Health and Healthcare Systems

What’s an ‘essential service’? Not knowing could block access to key digital services during COVID

Image: Photo by National Cancer Institute on Unsplash

Erin Ennis
Senior Vice President, Global Government Affairs & Public Policy, Dell Technologies
Jimena Sotelo
Lead, TradeTech, World Economic Forum
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  • The supply of services was as disrupted as the supply of goods during the pandemic.
  • A coordinated definition of ‘essential services’ could mitigate disruptions as the world tackles second and third waves of the coronavirus.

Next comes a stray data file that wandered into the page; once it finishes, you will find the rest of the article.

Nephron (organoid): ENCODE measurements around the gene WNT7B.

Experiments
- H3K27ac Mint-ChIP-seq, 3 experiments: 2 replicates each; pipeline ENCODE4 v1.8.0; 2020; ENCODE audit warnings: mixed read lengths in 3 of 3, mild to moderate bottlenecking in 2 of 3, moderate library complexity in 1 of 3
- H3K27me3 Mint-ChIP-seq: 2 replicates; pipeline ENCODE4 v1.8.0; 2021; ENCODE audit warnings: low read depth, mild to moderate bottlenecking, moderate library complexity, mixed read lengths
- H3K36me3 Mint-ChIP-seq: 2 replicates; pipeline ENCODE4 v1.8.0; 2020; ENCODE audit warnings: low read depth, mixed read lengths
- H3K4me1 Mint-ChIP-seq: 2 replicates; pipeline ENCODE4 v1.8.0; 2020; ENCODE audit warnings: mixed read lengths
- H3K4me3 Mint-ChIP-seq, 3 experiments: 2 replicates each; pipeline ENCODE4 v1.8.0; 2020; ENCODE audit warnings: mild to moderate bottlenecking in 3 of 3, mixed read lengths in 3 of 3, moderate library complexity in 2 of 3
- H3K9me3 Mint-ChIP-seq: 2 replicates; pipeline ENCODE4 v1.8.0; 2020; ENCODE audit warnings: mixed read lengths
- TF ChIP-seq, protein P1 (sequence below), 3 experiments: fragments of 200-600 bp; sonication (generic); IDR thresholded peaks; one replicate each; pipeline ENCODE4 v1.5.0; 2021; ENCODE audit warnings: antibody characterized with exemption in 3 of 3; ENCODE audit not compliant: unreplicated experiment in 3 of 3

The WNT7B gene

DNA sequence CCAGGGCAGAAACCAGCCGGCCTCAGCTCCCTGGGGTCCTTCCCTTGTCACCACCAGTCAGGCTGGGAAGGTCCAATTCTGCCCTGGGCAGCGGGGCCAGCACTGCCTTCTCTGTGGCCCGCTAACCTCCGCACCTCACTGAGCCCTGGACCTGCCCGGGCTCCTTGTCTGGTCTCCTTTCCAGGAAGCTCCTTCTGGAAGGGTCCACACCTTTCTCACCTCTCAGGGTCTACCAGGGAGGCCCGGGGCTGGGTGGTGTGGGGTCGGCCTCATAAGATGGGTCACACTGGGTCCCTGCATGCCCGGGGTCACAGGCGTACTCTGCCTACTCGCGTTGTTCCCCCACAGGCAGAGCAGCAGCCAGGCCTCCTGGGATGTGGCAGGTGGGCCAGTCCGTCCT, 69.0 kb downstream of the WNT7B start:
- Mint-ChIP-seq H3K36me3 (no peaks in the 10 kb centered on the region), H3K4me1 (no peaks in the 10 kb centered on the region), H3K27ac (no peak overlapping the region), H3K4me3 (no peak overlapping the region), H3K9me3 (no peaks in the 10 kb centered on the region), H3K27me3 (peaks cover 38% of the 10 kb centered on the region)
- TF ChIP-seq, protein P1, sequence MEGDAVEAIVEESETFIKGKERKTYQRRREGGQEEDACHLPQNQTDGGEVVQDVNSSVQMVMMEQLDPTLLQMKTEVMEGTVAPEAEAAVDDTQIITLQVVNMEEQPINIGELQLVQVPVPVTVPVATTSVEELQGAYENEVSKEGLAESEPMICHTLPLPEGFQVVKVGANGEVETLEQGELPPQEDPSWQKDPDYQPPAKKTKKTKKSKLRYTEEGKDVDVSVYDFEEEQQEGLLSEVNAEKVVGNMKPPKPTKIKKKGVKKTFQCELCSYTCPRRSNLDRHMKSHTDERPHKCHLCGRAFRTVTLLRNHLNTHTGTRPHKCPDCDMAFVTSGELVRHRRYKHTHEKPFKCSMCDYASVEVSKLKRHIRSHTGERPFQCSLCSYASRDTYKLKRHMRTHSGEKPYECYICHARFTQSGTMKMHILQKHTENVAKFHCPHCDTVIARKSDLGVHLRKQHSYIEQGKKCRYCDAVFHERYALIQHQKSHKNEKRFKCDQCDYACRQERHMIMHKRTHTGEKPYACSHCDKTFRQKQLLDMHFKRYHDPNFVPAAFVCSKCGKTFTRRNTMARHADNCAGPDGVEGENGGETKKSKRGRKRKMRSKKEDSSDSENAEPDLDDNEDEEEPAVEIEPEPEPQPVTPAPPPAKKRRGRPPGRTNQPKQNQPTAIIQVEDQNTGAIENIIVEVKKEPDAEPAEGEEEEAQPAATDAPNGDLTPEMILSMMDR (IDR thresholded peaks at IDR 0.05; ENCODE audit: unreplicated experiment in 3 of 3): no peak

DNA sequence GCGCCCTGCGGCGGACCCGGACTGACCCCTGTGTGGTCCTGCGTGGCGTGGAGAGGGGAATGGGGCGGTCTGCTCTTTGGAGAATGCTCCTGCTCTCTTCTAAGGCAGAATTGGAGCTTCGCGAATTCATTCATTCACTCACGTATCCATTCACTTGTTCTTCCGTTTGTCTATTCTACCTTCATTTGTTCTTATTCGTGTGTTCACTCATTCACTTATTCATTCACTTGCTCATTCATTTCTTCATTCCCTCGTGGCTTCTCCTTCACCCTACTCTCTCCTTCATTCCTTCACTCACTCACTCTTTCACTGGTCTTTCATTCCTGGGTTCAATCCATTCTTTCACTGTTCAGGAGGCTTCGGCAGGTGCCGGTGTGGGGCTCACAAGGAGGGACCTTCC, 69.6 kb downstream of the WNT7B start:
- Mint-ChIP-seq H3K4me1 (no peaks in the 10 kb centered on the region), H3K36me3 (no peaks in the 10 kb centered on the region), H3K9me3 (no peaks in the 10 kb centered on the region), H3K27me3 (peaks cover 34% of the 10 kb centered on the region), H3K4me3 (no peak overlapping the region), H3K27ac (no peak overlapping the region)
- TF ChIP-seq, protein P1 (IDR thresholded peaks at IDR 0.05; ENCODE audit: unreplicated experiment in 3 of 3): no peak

As the COVID-19 pandemic disrupted the supply of global goods, it also disrupted the supply of services. Varying definitions of “essential services” across countries created unintentional trade barriers as some exporting countries allowed for operations while other importing countries did not (and vice versa). A coordinated understanding of “essential services” (ensuring that, along with healthcare and civil services, each country counts IT and digital services as essential), could help alleviate disruptions in global supply of services, especially if the global economy faces “second” or “third” waves of the COVID virus in the months ahead.

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Surges in demand for IT services and digitally-enabled services